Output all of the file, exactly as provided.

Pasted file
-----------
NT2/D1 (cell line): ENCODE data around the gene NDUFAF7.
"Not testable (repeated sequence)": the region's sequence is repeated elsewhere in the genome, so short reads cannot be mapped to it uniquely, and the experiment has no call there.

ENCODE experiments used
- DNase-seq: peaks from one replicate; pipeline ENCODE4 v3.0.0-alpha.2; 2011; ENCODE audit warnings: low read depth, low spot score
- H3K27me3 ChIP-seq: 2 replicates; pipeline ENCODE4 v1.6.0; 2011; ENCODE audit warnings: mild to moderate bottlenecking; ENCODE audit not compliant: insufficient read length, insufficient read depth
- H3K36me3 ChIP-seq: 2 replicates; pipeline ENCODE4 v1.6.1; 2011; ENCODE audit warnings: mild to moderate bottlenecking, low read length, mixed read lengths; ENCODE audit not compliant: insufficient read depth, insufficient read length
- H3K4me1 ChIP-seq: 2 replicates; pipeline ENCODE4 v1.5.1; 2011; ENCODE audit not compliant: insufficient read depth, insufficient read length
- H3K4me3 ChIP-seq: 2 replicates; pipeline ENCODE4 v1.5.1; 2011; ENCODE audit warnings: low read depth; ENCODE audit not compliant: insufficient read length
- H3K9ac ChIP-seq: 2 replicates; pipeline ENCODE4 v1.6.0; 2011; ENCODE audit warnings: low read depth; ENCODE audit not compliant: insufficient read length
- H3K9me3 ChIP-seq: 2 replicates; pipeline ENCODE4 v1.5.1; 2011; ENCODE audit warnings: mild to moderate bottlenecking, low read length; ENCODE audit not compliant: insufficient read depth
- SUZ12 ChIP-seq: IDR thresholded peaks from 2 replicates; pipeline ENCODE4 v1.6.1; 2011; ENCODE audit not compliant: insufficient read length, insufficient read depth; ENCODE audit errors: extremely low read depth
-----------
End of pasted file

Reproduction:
NT2/D1 (cell line): ENCODE data around the gene NDUFAF7.
"Not testable (repeated sequence)": the region's sequence is repeated elsewhere in the genome, so short reads cannot be mapped to it uniquely, and the experiment has no call there.

ENCODE experiments used
- DNase-seq: peaks from one replicate; pipeline ENCODE4 v3.0.0-alpha.2; 2011; ENCODE audit warnings: low read depth, low spot score
- H3K27me3 ChIP-seq: 2 replicates; pipeline ENCODE4 v1.6.0; 2011; ENCODE audit warnings: mild to moderate bottlenecking; ENCODE audit not compliant: insufficient read length, insufficient read depth
- H3K36me3 ChIP-seq: 2 replicates; pipeline ENCODE4 v1.6.1; 2011; ENCODE audit warnings: mild to moderate bottlenecking, low read length, mixed read lengths; ENCODE audit not compliant: insufficient read depth, insufficient read length
- H3K4me1 ChIP-seq: 2 replicates; pipeline ENCODE4 v1.5.1; 2011; ENCODE audit not compliant: insufficient read depth, insufficient read length
- H3K4me3 ChIP-seq: 2 replicates; pipeline ENCODE4 v1.5.1; 2011; ENCODE audit warnings: low read depth; ENCODE audit not compliant: insufficient read length
- H3K9ac ChIP-seq: 2 replicates; pipeline ENCODE4 v1.6.0; 2011; ENCODE audit warnings: low read depth; ENCODE audit not compliant: insufficient read length
- H3K9me3 ChIP-seq: 2 replicates; pipeline ENCODE4 v1.5.1; 2011; ENCODE audit warnings: mild to moderate bottlenecking, low read length; ENCODE audit not compliant: insufficient read depth
- SUZ12 ChIP-seq: IDR thresholded peaks from 2 replicates; pipeline ENCODE4 v1.6.1; 2011; ENCODE audit not compliant: insufficient read length, insufficient read depth; ENCODE audit errors: extremely low read depth